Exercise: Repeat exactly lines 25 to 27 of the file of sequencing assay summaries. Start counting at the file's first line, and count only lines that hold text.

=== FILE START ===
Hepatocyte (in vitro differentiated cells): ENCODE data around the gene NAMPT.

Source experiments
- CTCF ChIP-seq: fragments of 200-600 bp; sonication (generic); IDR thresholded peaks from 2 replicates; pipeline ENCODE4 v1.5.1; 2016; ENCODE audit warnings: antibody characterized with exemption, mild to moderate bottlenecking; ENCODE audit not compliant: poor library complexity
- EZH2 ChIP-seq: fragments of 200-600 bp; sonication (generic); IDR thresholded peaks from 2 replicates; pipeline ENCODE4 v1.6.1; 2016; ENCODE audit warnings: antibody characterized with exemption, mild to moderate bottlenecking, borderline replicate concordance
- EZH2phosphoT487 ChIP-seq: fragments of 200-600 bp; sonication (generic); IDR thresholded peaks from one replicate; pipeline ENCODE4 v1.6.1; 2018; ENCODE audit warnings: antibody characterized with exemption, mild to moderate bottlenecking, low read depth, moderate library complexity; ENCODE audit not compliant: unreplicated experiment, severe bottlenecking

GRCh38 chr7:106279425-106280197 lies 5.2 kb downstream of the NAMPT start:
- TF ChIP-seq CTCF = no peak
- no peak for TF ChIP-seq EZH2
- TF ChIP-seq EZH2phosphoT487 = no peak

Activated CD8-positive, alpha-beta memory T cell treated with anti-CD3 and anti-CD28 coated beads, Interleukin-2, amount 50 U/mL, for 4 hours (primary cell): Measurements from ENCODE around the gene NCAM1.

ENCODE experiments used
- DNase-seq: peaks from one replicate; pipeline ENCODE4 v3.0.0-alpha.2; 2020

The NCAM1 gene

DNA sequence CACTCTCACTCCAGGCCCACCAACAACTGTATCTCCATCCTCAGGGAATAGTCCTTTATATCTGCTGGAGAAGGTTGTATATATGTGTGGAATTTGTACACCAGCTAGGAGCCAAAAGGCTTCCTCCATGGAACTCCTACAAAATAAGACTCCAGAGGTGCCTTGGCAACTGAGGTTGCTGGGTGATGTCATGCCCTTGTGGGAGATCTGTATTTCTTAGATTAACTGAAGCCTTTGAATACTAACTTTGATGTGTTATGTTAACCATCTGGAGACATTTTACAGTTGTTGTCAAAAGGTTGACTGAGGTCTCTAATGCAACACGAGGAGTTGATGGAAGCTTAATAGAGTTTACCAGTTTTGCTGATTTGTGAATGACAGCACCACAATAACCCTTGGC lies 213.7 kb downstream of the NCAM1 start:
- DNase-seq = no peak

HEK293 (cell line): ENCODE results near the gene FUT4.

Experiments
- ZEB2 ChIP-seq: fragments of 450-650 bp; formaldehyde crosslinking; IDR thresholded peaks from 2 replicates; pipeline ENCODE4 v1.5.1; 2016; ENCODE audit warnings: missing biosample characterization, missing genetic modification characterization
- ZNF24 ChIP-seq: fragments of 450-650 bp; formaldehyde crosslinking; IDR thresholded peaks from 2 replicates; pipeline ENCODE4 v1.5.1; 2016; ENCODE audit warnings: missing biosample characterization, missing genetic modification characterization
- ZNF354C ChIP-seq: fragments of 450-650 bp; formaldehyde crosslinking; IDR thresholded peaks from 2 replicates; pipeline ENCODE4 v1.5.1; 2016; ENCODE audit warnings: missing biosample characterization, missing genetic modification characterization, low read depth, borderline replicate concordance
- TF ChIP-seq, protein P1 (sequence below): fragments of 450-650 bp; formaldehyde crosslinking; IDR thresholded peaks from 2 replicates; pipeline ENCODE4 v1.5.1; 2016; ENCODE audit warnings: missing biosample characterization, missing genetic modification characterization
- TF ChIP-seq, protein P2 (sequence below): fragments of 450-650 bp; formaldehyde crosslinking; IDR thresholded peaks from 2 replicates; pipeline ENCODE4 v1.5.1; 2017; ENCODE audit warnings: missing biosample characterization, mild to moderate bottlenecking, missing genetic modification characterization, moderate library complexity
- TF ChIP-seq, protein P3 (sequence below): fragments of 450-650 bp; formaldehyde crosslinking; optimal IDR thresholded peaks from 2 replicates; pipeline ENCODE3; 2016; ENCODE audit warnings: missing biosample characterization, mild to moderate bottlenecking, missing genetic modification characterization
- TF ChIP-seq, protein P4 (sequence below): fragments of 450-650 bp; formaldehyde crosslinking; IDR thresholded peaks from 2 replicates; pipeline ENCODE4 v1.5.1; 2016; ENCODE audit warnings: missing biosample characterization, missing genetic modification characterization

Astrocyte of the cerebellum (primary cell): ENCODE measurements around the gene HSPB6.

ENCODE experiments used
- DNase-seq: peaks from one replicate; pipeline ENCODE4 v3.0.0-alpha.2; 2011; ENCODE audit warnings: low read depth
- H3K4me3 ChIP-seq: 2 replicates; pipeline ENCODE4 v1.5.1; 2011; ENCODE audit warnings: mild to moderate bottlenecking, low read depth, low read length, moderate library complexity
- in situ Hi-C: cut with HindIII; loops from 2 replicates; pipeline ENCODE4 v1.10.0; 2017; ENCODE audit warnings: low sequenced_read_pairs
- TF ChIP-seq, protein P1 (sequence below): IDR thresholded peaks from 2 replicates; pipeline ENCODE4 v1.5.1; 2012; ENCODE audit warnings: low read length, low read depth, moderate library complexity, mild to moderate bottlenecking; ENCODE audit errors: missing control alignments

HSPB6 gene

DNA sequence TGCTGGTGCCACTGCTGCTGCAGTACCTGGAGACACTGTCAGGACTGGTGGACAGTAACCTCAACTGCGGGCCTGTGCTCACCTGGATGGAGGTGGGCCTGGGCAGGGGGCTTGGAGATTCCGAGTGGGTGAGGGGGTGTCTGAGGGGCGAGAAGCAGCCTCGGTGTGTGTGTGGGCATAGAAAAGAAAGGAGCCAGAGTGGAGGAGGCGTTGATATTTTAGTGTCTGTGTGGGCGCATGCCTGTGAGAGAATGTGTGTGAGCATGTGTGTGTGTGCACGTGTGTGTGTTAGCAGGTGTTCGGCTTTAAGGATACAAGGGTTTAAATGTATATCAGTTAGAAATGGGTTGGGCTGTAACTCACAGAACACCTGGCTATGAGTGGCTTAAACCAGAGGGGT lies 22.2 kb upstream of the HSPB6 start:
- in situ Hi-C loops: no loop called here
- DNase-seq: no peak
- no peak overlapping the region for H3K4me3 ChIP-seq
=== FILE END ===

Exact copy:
Astrocyte of the cerebellum (primary cell): ENCODE measurements around the gene HSPB6.

ENCODE experiments used
- DNase-seq: peaks from one replicate; pipeline ENCODE4 v3.0.0-alpha.2; 2011; ENCODE audit warnings: low read depth